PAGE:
Effective Date. Per Section 9 of the bill, this change takes effect on July 1, 2019.

Factors for Determining if a Parent is Voluntarily Unemployed

While the child support statute has long had a provision for courts to impute an income to a parent who was voluntarily unemployed or underemployed, it provided no guidance other than the examples cited above when a parent was in college, raising a young child, or incarcerated.

Now the child support statute contains a list of factors, borrowed from federal requirements, that the court is required to consider when determining whether a parent is voluntarily unemployed or underemployed. Per C.R.S. 14-10-115(5)(b.5)(II), those factors include the following circumstances of the parent:

  1. Assets;
  2. Residence;
  3. Employment and earnings history;
  4. Job skills;
  5. Level of education
  6. Literacy
  7. Age
  8. Health
  9. Criminal record
  10. Any other barriers to employment
  11. Record of seeking work
  12. Local job market
  13. Availability of employers in the community
  14. Prevailing earnings in community
  15. Any other relevant factors.

What This Means:. This is another of those “nice to see the factors in writing” changes that will probably not significantly change the way courts approach a claim that a parent is voluntarily not working to his/her potential. In reality, most Colorado child support lawyers have long put on evidence of most of the above, but now we can point to the statute in support of our evidence.

One curious factor – the age of the parent – does that open the door to arguing that a 60 y.o. parent, for example, will have a hard time re-entering the workforce, or is this only intended to mean a parent who has reached the normal retirement age? Time will tell…

Effective Date. Per Section 9 of the bill, this change takes effect on July 1, 2019.

Child Support for Lower-Income Parents

Some significant changes to the child support guidelines which reduce the child support obligation for lower-income parents as follows:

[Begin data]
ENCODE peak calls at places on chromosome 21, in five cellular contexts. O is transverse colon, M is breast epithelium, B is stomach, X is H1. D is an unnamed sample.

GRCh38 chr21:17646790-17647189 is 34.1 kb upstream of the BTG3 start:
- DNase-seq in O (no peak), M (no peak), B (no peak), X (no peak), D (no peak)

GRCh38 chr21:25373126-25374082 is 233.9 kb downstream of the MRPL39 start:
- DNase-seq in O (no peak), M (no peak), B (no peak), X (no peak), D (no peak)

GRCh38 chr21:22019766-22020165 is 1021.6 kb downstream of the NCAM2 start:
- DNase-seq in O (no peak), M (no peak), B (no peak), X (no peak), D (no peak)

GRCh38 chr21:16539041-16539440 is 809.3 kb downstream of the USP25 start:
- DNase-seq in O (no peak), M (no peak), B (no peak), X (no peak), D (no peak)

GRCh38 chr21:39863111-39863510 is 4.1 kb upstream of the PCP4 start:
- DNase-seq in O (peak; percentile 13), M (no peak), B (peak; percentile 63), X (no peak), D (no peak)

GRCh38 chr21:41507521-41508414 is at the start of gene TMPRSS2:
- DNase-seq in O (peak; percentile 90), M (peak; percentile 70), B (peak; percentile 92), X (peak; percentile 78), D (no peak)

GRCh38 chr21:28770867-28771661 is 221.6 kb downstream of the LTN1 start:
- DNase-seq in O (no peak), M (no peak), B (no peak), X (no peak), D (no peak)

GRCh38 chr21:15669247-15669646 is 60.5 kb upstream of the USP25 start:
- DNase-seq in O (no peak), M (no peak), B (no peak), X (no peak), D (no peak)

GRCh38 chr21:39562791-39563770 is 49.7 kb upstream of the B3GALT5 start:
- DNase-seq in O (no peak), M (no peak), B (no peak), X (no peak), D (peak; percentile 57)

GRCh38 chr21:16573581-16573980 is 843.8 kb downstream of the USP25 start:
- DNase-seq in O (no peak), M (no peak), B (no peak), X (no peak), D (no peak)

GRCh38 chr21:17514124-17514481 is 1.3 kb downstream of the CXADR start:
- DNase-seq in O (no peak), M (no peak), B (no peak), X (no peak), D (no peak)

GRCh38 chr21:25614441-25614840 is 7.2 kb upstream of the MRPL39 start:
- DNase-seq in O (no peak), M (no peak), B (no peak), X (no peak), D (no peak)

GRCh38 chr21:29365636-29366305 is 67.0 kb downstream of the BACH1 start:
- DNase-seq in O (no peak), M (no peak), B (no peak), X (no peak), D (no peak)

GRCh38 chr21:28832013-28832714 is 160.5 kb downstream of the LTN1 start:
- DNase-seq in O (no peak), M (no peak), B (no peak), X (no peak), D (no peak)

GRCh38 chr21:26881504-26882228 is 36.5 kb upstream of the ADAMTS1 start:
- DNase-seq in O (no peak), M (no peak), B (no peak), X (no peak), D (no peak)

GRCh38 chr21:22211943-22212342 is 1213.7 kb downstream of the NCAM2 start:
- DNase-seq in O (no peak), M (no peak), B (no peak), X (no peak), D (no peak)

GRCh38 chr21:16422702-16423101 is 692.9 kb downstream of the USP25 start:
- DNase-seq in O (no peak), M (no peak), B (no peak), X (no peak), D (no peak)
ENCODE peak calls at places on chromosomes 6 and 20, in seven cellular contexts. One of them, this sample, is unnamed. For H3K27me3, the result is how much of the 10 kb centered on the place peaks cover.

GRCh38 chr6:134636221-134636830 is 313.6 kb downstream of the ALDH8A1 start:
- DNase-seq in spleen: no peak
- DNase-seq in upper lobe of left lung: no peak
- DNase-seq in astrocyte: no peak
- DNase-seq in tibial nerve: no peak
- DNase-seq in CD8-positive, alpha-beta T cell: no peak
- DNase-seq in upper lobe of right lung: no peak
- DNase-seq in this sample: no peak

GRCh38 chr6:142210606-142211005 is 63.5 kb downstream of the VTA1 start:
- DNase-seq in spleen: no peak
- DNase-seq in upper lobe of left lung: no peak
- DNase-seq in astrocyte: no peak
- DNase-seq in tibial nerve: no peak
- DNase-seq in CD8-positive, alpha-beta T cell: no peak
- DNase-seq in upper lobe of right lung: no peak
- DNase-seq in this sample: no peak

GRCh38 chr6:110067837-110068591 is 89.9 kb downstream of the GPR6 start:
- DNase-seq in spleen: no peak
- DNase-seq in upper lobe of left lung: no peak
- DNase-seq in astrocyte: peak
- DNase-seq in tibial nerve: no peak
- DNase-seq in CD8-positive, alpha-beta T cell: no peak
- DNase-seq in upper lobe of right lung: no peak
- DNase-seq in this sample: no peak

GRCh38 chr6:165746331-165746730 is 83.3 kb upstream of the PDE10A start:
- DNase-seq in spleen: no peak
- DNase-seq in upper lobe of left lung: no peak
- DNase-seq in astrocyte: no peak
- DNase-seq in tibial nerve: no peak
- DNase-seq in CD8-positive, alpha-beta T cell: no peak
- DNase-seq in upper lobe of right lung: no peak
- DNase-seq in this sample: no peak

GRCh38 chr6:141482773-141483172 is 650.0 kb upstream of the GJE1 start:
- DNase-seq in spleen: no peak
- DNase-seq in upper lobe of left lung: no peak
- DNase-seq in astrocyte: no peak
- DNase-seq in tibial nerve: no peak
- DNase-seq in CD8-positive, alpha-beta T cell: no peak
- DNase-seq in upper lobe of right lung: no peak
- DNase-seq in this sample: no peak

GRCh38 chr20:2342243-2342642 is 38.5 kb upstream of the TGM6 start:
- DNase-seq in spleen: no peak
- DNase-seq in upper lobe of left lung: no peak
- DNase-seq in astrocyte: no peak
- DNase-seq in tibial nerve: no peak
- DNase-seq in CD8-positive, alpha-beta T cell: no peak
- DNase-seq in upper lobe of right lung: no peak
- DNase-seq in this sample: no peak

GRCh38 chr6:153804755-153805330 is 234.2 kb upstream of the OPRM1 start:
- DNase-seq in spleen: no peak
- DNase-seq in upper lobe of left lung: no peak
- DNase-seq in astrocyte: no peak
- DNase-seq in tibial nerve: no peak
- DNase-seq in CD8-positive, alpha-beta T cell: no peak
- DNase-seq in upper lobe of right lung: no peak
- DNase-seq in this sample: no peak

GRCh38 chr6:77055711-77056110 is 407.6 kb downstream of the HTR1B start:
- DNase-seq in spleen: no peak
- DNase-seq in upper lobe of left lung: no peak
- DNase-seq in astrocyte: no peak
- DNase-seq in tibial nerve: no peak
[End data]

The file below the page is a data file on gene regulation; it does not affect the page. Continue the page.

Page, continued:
• Combined Incomes Under $650/mo. The non-custodial parent has a flat $10/mo support obligation, regardless of number of children.
  • Combined Incomes $651-1500/mo. The non-custodial parent pays $50 for the first child, and the obligation increases by $20/mo per child up to a maximum of $150/mo for six or more children.
  • Combined Incomes $1500-$3400/mo. The support obligation is generally lower – see the chart in the bill for specific details.

See C.R.S. 14-10-115(6)(b) and the chart at C.R.S. 14-10-115(7)(a)(II) for more details.

What This Means: Lower-income child support obligors get a break. But lower-income custodial parents are left with less money!

Effective Date. Per Section 9 of the bill, this change takes effect on July 1, 2020.

Children on Different Overnight Schedules

The child support statute has long been based upon the children being on the same schedule as each other, or that each parent has custody over specific children. Shared custody situations where the children were on different schedules was not explicitly addressed in the statute, such as the parents sharing equal time over two kids, father having 250 overnights over a teenager, and Mother having 300 overnights over a 2 y.o.

Fortunately, the courts stepped in long ago to provide us with guidance – add up the number of overnights with each child, divide by the total number of children, and that becomes the adjusted overnight schedule for purposes of child support. Quam.1In re: Marriage of Quam, 813 P.2d 833 (Colo.App. 1991). And the child support statute reflects Quam. C.R.S. 14-10-115(8)(g).

So in the example above, Father’s overnights would be 182 + 183 + 250 + 65, or 680 total. Dividing by 4 kids, he ends up with 170 overnights on a Worksheet B for 4 kids.

What This Means:. Absolutely nothing to parents who had lawyers, as we’ve long used the Quam case in our calculations. However, the change is useful for pro se clients who do not have lawyers, as they can now find out the calculations in one place without having to research the law beyond the child support statute.

Effective Date. Per Section 9 of the bill, this change takes effect on July 1, 2020.

Receipt of Child Dependent Benefits

A non-custodial parent who is receiving Social Security Disability benefits or employer-paid retirement benefits must notify the custodial parent within 60 days of receiving notice of the benefits. C.R.S. 14-10-115(11)(c)(I).

The custodial parent, in turn, must apply for whatever dependent or retirement benefits are available to the children within 60 days of receiving such notice. C.R.S. 14-10-115(11)(c)(II).

What This Means: There is no change to the substantive law here – as discussed in the article linked above, a parent’s disability benefits have long counted as income, and any disability benefits paid to the child by virtue of the non-custodial parent’s disability reduce the support obligation dollar-for dollar. This statute sets up a notification procedure, and a requirement to actually apply for benefits, to implement what was already the law.

Effective Date. Per Section 9 of the bill, this change takes effect on July 1, 2020.

More Information

For a more comprehensive discussion of the Colorado Child Support Guidelines and articles on various aspects of support and income calculations, see the index to articles in the Colorado family support section in the Colorado Family Law Guide.